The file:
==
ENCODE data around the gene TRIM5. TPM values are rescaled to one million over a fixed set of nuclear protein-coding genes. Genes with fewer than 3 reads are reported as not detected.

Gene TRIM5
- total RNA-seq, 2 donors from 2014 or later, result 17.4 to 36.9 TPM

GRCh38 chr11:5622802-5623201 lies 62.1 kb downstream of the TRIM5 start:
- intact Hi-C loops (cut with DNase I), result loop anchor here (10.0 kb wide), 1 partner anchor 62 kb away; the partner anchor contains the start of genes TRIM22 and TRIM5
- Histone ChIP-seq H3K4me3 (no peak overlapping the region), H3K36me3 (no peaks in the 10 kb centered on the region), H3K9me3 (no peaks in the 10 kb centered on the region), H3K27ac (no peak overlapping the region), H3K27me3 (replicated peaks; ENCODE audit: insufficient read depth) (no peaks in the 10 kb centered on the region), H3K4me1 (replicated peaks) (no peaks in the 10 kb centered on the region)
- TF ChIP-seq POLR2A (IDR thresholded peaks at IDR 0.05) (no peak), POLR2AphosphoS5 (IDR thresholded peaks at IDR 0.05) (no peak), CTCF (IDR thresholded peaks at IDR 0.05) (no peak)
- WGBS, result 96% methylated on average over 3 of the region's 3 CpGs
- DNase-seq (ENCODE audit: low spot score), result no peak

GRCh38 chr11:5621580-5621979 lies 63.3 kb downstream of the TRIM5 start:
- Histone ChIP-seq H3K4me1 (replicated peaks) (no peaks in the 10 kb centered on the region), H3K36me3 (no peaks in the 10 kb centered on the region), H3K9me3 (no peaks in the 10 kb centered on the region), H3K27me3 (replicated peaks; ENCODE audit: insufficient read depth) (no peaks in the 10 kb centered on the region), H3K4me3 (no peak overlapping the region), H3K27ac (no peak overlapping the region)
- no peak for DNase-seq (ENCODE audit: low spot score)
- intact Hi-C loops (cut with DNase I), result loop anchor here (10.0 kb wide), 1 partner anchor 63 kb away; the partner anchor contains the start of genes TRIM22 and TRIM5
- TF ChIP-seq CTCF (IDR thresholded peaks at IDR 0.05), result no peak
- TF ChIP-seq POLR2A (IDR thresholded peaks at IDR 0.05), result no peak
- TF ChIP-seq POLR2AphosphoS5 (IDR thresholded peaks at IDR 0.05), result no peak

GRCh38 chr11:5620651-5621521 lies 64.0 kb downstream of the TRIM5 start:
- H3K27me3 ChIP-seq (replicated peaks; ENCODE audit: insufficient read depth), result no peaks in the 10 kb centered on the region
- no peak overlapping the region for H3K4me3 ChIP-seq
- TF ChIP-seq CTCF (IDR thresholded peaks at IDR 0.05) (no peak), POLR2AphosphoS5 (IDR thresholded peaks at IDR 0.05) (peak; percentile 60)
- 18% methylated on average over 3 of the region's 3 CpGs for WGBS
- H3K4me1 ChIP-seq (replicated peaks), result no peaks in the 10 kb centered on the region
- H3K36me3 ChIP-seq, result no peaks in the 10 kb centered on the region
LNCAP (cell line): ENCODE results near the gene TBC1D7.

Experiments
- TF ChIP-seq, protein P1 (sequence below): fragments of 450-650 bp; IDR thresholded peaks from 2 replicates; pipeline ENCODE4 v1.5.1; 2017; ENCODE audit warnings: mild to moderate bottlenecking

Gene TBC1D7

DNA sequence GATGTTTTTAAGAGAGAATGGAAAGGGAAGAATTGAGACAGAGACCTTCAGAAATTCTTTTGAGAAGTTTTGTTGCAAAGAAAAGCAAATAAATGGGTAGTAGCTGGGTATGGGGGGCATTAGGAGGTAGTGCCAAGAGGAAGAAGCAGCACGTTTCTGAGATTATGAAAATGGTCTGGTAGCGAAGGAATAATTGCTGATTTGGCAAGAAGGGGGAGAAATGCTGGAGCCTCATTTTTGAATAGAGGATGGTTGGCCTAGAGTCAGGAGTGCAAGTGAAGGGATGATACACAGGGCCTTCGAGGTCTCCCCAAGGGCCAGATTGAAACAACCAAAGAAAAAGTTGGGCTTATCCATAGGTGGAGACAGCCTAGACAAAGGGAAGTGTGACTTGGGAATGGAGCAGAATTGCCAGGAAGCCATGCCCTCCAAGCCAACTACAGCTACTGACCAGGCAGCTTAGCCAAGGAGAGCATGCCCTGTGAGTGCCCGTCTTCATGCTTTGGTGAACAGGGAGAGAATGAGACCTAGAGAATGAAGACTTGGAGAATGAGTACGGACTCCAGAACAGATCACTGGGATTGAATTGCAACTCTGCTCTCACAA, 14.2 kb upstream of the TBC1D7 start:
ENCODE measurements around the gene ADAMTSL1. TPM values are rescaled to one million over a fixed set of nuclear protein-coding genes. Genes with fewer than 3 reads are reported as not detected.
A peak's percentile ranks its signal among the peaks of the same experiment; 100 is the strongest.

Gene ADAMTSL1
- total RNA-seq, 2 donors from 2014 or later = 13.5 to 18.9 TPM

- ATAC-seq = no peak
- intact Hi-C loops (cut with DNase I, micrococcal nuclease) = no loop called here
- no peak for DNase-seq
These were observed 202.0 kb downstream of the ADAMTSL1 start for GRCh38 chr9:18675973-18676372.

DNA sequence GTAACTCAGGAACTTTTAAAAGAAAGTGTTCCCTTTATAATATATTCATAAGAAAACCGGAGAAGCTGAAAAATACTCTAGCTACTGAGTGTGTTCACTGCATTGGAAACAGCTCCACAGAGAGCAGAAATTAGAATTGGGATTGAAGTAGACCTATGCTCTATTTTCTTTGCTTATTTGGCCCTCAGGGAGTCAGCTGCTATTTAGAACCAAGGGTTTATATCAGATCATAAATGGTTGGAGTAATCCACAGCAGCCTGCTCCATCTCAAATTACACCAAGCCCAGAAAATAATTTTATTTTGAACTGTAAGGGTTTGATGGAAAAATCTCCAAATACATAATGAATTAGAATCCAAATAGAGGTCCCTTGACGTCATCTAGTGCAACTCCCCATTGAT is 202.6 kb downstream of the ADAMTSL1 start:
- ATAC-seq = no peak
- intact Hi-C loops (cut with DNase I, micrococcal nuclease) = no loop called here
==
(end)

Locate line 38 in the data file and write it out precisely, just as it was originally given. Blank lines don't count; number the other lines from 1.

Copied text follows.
- ATAC-seq = no peak